“It was amazing getting to work at the new Apple campus and having access to all the resources there,” says John. “I think my favorite part was when I got to work on a bug in web GL with the actual engineer who maintains it for Apple.”
Apple Entrepreneur Camp participant Samantha John created Hopscotch, an app for young girl coders to improve their creativity and problem-solving.
Hopscotch is a fun way for kids to learn the fundamentals of code by building their own games, stories, and art.
imagiLabs founders Dora Palfi, Beatrice Ionascu, and Paula Dozsa were also Apple Entrepreneur Camp participants. Originally from Sweden, the developers met while studying computer science at New York University Abu Dhabi, where they discovered a shared interest in digital experiences centered around human-computer interaction. imagiLabs was born out of an industry reality: the scarcity of women in tech. Thus, the mission of imagiLabs is to inspire young girls to develop their own coding superpowers. imagiLabs provides a supportive community through the app, the imagiCharm smart accessory, and a social network, so girls can learn to code with friends.
At the Apple Entrepreneur Camp, Palfi, Ionascu, and Dozsa found the opportunity to share ideas and experiences with other startups and founders. The experience confirmed their belief that for technology to benefit everyone, the world needs more diverse creators.
“Studies have found that at the age of twelve, boys and girls share a similar interest in computer science,” says Dora Palfi, imagiLabs’s CEO and founder. “However by the age of fourteen this interest diverges, with interest rising to 47 percent for boys, but declining to 12 percent for girls. We believe this is due to a lack of relevant activities created with, and for girls. Our app and the imagiCharm can fill this gap.”
ImagiLabs founders Paula Dorza, Beatrice Ionascu, and Dora Palfi want to give coding superpowers to girls around the world so they can grow up to be entrepreneurs, inventors, and changemakers.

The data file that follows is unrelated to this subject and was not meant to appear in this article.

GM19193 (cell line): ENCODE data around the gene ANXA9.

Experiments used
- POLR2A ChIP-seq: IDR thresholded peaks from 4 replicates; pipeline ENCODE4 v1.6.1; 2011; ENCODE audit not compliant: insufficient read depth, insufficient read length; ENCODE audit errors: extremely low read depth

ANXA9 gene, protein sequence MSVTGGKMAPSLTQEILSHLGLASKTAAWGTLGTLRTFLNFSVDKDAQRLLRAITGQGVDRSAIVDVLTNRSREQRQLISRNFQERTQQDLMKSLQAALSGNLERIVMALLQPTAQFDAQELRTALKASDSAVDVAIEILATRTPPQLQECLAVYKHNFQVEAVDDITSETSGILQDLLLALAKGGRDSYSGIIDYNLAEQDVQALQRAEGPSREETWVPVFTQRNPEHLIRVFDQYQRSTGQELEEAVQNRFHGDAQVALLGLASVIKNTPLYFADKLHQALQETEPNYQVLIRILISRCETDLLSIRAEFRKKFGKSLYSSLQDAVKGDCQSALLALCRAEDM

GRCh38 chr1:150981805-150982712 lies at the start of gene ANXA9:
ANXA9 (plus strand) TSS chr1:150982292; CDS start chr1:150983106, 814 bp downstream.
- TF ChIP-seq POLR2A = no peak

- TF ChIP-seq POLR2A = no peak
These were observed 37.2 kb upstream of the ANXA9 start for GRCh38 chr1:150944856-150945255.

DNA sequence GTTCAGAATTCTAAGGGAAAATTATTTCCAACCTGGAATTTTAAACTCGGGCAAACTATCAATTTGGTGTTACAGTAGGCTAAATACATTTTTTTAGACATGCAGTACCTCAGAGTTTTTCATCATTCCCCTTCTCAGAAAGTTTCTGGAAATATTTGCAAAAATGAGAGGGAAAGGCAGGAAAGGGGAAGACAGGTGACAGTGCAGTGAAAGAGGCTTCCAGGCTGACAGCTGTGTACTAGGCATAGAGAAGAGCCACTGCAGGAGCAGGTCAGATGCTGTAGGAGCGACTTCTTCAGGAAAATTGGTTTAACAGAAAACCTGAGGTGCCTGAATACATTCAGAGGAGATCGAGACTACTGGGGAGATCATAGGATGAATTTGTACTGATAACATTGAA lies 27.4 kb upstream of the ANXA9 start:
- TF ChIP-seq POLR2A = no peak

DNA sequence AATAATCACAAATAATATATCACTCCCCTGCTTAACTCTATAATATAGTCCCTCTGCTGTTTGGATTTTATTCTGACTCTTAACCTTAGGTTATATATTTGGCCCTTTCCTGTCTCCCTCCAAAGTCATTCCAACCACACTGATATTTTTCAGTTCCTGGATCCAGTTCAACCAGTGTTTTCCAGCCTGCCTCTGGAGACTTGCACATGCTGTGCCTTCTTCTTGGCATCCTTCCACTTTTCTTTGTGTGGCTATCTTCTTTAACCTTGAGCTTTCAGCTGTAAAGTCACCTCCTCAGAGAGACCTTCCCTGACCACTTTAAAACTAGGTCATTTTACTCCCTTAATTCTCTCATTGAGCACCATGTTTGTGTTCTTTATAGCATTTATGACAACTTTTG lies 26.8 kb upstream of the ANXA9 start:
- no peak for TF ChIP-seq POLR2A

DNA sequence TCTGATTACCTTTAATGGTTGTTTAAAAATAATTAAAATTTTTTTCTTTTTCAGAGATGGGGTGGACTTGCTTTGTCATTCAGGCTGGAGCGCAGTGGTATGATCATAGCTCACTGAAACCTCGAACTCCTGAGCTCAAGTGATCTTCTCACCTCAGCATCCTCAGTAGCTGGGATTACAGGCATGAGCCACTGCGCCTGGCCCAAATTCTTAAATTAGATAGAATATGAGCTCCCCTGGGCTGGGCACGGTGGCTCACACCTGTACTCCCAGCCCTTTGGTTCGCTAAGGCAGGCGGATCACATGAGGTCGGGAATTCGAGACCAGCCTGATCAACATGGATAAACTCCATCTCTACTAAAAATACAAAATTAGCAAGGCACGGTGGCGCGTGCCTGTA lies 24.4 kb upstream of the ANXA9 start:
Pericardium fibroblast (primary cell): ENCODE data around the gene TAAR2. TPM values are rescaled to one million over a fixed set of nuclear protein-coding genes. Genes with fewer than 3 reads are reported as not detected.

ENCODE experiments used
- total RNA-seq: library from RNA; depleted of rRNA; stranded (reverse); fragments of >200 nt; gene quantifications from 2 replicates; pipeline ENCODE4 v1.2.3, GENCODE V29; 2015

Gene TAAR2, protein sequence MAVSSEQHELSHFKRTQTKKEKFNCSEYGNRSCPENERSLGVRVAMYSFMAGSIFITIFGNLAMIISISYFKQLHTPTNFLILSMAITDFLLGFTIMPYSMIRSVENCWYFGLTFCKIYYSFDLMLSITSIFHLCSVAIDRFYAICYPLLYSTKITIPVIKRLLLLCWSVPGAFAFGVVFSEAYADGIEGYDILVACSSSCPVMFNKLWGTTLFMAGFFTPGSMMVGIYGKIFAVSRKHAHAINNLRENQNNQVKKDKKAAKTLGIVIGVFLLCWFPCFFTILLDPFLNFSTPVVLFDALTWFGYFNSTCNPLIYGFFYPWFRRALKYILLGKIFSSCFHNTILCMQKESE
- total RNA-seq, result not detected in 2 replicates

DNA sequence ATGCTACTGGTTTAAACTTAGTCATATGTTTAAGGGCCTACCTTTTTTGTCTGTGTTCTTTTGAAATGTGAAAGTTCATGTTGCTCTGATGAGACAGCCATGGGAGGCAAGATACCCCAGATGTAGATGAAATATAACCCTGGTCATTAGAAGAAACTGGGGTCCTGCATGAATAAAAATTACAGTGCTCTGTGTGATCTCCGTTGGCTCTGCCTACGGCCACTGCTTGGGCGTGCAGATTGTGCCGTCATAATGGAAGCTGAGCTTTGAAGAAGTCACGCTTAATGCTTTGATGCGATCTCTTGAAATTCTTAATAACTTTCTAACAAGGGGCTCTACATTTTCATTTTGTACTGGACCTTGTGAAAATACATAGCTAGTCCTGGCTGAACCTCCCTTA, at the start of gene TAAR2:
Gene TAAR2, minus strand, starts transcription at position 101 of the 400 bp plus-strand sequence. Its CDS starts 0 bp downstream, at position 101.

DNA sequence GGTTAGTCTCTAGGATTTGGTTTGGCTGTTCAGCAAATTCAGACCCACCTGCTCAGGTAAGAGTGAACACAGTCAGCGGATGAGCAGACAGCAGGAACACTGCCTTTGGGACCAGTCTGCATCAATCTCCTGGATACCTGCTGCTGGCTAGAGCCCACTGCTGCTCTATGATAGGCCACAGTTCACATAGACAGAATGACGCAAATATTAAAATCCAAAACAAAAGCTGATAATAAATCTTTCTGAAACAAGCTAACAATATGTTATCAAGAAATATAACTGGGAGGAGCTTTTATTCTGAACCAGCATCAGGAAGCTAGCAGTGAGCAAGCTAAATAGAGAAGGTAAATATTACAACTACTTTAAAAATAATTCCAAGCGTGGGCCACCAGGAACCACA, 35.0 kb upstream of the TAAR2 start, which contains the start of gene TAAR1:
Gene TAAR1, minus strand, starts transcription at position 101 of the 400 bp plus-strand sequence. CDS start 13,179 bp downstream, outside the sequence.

From left to right: imagiLabs is a coding app and network empowering a community of girls who code. The imagiCharm is a smart accessory that girls can customize every day using the imagiLabs app.
Apple Entrepreneur Camp offers a hands-on technology lab, one-on-one code-level guidance from Apple experts and engineers, as well as mentorship, inspiration, and insights from top Apple leaders. After the lab concludes, participants get ongoing support and become part of a growing community that helps create and build businesses. In 2020, Apple expanded Apple Entrepreneur Camp to cohorts for Black founders and developers.
“The first place I heard about the Entrepreneur camp was at WWDC last year,” says Garrison. “Tim Cook came out and talked about the idea of finding a good path for racial equity, and that coding could do its part. My friends said, you’re probably perfect for that. I agreed.”
With TuneBend set to become available this fall, Garrison will first launch a smaller, initial version of the app during the Worldwide Developers Conference (WWDC) 2021. Aptly named “Matt Garrison,” the app will have the basic components of TuneBend and offer a taste of what’s to come. Garrison wanted to gather feedback through this first iteration of his vision and build in more features over time to involve users at every level — a digital jam with the endless possibilities of music and code.